In fact, of the first ten buildings in Vancouver, four of them were saloons.

Far from the civilised world, men outnumbered women eight to one and it wasn’t long before there were forty-five saloons, all operating twenty-four hours a day, seven days a week.

The town was filled with knife fights, guns, gambling, prostitution and alcohol.

Lots and lots of alcohol.

But then things changed.

In 1885 the Canadian Pacific Railway was completed, running from Montreal to Vancouver and linking Vancouver with the rest of the world.

Shortly afterwards, the Klondike gold rush started, and Vancouver became the jumping-off spot for prospectors heading out seek their fortune.

Over the next ten years, the population exploded in an odd mix of settlers and prospectors; people looking for a better life in which to raise a family, and rough and ready prospectors who liked a drink or five.

There was no regulation on the sale of alcohol at this point; anyone could drink anything, at any time. Many saloons never closed, or if they did, it was only to change the sawdust.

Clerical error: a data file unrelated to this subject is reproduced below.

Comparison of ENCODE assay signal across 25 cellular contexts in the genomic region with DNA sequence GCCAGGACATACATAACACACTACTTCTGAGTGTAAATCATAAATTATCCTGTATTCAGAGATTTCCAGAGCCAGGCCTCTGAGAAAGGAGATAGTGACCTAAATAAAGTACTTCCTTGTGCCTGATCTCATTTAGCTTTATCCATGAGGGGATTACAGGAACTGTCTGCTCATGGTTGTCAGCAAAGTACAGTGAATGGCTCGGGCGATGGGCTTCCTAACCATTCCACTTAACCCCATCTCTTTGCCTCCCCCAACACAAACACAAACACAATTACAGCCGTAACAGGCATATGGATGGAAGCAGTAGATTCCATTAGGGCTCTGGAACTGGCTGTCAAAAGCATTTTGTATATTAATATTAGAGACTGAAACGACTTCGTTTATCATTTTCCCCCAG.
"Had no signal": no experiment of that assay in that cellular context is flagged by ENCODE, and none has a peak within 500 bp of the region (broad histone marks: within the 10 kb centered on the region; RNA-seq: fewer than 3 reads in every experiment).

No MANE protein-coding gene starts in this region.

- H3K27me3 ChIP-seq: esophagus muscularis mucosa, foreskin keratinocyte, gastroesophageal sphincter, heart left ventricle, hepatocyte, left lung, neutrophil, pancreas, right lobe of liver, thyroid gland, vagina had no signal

Unregulated drunkenness and public drinking were becoming a very big problem for Vancouver.

It didn’t take long before the not-lumberjacks-or-prospector inhabitants of Vancouver got fed up with drunken knife fights at 3am, and began advocating for alcohol regulation. As in the US, the movement picked up momentum, and British Columbia adopted Prohibition on October 1st, 1917, banning the sale of alcohol.

It didn’t really work.

The law itself had enough loopholes to drive a truck through. Initially, it only banned the sale of alcohol in BC, so people simply ordered their alcohol from other provinces.

Another loophole allowed alcohol for “medical or religious grounds”. In 1919, doctors wrote over one hundred and eighty thousand prescriptions for alcohol. This in a province that had just under half a million people.

Along with this, saloons could still open and sell “near-beer”, beer that was 1% alcohol. Most saloons also kept bottles of real alcohol behind the counter that they would happily serve up on request.

And of course, there were the local bootleggers. At one point bootlegging was so widespread, even the Prohibition Commissioner was caught smuggling in a trainload of rye.